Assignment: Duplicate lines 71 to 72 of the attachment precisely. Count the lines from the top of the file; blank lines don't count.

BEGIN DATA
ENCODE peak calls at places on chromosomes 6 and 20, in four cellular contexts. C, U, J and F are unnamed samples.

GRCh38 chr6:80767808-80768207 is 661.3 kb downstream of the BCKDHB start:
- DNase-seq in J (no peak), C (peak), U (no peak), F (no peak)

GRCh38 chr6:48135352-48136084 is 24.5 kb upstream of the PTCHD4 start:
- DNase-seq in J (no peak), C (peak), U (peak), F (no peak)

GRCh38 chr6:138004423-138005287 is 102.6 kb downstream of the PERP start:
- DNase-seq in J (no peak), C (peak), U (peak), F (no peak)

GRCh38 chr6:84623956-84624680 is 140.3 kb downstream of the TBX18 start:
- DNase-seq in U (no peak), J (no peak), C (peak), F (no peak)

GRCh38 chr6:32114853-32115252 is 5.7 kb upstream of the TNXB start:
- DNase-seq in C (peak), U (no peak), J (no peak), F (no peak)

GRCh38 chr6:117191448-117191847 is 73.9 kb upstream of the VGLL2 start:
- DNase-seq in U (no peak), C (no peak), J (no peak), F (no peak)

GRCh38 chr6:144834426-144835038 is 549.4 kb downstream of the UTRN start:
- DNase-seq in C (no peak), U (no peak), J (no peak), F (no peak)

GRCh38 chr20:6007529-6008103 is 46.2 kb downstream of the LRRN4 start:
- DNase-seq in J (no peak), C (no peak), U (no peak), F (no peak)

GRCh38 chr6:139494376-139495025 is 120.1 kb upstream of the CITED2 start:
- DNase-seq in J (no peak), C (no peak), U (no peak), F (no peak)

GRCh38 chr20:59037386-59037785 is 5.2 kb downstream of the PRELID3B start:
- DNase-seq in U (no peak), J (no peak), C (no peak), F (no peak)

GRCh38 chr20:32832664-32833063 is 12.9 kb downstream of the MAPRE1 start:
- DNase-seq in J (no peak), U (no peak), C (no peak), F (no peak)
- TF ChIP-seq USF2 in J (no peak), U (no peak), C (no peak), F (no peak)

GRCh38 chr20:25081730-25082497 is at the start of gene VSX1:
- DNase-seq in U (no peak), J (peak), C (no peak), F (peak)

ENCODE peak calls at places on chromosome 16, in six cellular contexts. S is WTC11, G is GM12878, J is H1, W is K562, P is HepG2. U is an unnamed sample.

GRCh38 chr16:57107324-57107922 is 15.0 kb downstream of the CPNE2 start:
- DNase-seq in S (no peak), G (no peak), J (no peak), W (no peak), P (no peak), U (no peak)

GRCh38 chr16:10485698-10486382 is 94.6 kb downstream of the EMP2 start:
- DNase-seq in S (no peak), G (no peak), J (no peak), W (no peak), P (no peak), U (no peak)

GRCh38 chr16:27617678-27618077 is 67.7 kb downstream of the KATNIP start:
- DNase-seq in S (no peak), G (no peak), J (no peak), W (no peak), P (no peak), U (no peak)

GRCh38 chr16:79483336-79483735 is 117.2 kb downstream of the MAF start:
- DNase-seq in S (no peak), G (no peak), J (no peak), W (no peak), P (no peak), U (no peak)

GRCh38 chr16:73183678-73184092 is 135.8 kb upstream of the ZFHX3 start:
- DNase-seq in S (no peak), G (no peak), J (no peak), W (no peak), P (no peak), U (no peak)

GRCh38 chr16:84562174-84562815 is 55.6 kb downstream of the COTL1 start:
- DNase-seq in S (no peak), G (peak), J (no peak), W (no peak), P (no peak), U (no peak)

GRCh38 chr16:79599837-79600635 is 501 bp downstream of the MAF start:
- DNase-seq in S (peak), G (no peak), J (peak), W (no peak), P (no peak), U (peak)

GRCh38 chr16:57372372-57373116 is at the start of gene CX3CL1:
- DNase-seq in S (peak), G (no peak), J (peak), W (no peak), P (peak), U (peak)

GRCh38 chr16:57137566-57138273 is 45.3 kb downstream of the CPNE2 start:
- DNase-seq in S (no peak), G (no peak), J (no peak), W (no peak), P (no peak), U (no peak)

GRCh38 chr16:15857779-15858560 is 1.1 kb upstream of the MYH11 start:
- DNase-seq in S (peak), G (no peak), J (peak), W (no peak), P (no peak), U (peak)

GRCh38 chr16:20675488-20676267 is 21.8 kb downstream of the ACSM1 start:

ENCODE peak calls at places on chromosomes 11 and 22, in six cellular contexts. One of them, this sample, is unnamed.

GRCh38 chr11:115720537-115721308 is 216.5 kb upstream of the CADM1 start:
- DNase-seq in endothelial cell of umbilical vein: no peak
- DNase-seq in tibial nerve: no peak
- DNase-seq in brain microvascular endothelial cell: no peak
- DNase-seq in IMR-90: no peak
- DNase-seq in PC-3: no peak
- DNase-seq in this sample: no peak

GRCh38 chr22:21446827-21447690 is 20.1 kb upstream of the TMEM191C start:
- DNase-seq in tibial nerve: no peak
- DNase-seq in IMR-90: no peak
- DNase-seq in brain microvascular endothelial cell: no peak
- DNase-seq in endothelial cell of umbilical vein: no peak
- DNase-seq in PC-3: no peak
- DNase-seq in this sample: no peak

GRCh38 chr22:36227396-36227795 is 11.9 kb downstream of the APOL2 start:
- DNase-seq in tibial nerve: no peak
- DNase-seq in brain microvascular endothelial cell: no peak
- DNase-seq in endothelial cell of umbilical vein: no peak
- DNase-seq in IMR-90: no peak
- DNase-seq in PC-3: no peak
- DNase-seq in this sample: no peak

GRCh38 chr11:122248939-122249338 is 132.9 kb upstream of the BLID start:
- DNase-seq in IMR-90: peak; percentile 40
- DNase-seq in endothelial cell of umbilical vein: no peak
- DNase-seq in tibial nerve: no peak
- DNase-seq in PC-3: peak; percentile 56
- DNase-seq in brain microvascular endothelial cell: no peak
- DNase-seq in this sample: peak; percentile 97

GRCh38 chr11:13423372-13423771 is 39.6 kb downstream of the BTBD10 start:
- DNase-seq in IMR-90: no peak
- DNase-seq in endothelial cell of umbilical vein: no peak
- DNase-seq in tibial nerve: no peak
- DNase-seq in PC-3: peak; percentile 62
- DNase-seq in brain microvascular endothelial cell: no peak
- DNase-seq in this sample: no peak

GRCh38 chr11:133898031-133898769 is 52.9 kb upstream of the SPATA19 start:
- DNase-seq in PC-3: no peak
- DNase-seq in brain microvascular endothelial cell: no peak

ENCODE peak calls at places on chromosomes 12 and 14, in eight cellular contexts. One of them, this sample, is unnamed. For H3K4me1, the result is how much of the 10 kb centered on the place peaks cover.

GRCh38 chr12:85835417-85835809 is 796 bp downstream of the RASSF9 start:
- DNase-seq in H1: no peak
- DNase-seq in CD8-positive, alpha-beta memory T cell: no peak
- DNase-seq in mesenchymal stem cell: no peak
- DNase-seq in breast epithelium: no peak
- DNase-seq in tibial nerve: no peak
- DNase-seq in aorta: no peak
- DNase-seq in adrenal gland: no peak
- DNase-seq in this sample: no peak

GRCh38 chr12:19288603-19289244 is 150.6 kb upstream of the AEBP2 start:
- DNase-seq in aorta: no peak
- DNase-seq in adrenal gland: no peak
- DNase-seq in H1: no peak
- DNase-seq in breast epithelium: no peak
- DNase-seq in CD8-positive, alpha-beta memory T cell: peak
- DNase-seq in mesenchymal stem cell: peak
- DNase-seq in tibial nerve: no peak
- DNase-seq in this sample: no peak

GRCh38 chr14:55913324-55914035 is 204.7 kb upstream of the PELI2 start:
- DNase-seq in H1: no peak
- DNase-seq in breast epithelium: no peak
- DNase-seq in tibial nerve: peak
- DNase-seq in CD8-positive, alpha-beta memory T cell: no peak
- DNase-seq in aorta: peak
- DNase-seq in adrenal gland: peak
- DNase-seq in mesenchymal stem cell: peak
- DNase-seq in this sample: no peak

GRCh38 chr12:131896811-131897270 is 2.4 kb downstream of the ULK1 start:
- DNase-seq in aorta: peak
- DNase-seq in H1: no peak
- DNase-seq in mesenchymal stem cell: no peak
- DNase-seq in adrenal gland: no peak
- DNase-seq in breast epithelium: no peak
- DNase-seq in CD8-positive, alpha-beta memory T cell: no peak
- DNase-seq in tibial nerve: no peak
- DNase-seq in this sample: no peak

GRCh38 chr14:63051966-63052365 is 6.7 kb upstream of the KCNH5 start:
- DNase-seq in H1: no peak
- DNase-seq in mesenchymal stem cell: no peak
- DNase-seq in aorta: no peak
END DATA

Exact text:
GRCh38 chr11:122248939-122249338 is 132.9 kb upstream of the BLID start:
- DNase-seq in IMR-90: peak; percentile 40